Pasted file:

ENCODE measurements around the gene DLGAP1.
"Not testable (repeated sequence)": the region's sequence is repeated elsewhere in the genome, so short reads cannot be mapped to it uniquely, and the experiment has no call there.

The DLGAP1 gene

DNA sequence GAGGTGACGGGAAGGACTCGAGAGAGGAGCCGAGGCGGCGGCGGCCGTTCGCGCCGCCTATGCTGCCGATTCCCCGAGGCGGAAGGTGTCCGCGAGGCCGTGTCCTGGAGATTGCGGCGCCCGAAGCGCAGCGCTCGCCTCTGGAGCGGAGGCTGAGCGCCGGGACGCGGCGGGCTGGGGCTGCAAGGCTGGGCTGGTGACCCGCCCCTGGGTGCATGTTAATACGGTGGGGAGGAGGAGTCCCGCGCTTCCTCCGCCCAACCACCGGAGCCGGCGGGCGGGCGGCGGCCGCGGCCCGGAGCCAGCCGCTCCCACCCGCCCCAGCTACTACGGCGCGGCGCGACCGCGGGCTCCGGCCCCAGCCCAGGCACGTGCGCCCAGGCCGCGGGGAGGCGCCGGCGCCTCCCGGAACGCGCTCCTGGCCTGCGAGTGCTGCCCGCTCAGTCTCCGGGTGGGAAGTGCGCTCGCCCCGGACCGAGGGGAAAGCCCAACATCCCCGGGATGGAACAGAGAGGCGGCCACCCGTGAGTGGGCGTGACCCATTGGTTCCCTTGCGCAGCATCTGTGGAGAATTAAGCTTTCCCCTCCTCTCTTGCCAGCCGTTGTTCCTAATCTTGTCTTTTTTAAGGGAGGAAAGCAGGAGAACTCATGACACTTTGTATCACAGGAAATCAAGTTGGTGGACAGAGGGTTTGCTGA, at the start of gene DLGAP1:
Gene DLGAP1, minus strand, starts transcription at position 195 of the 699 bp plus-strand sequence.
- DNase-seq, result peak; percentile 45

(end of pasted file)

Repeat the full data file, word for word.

ENCODE measurements around the gene DLGAP1.
"Not testable (repeated sequence)": the region's sequence is repeated elsewhere in the genome, so short reads cannot be mapped to it uniquely, and the experiment has no call there.

The DLGAP1 gene

DNA sequence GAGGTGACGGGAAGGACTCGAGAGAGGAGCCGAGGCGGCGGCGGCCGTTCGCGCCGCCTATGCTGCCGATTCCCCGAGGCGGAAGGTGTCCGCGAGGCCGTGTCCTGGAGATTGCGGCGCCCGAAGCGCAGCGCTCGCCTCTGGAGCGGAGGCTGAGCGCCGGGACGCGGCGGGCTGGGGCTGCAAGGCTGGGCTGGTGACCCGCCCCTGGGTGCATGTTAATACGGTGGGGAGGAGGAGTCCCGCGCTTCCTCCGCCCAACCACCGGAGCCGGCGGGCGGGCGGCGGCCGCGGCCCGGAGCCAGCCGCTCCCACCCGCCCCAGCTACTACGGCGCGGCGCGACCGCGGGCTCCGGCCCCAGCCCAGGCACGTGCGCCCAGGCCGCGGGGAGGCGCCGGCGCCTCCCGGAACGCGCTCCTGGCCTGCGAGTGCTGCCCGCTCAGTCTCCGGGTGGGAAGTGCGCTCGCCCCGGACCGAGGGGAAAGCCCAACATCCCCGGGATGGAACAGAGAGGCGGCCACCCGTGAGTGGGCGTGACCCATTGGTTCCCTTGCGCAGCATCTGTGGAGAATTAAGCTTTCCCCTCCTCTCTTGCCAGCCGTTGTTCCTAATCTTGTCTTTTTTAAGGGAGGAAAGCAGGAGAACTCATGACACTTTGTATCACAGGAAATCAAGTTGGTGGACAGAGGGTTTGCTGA, at the start of gene DLGAP1:
Gene DLGAP1, minus strand, starts transcription at position 195 of the 699 bp plus-strand sequence.
- DNase-seq, result peak; percentile 45